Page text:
Would you like to pull weeds, get rid of those nasty invasives that are creeping into our forest? Do you have computer skills? Would you like to use your artistic talent to create informational materials that convey the forest’s beauty? What is your talent? The Forest Committee welcomes you. Contact us at firstname.lastname@example.org and we will put you to work.
In 1985, The Land Conservancy was selected as the implementing nonprofit agency as required for government agencies to operate the Transfer Development Credit Ordinance. Following the completion of the Cambria-Lodge-Hill Restoration Plan, the TDC program received seed money from the state Coastal Conservancy to begin retiring lots. Lots retired from development are permanently restricted to open space and their development rights can be transferred to areas in Cambria where development is better suited and which will have a reduced impact on the health of the native Monterey pine forest. The County directs landowners who wish to exceed present county development standards to The Land Conservancy to purchase TDCs. That money is then used to purchase additional undeveloped lots and retire them from development, and the cycle continues.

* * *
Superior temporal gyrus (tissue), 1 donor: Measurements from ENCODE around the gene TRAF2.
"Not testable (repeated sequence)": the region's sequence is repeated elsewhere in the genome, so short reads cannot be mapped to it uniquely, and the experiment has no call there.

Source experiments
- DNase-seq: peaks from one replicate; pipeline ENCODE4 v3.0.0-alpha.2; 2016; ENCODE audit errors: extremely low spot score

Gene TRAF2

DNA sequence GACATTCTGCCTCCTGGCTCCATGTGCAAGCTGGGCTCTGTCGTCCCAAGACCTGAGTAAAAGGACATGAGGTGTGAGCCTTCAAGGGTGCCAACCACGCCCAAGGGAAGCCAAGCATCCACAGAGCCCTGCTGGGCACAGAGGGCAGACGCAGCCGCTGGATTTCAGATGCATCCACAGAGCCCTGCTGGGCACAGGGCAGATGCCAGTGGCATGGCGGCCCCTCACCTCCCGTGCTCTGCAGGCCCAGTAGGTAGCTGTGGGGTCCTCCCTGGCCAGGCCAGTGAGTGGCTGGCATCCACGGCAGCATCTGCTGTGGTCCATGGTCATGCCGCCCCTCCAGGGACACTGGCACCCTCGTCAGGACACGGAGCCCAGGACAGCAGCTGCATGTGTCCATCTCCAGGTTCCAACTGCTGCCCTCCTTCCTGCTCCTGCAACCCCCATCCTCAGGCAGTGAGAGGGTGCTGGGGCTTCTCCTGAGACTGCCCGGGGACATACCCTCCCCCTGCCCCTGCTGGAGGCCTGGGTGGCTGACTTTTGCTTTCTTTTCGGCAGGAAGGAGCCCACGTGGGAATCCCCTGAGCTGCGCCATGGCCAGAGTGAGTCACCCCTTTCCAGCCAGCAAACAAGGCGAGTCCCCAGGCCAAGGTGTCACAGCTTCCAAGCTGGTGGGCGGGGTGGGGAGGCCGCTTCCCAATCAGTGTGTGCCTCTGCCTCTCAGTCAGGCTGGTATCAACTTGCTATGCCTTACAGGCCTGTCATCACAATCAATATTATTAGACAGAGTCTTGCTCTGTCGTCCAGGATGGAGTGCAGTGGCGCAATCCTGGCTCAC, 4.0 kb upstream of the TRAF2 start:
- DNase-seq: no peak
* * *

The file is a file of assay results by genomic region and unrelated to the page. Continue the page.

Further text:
In March 2016, after a four year hiatus, the Cambria CSD accepted 52 lots from the Land Conservancy. That allows the program to continue. Read the news report here.
The CSD established a Buildout Reduction Committee to move the program forward. The committee’s report is posted at the link above.
Forest Management Plan
The Organizational and Funding Options for Implementation for the Cambria Monterey Pine Forest Management Plan is now posted on the Forest-Related Documents page. The Forest Management Plan is also posted there.
This site contains information about the Cambria Forest Committee including
The Committee meets on the 2nd Wednesday of the month at 6:30 pm. Everyone is welcome to attend.
Contact the Committee by e-mail: email@example.com
Contact us by mail at: Cambria Forest Committee PO Box 23 Cambria, CA 93428
Next Meeting: 10 am, September 10, 2021, remotely via Zoom. Email for the link to participate. Open to everyone.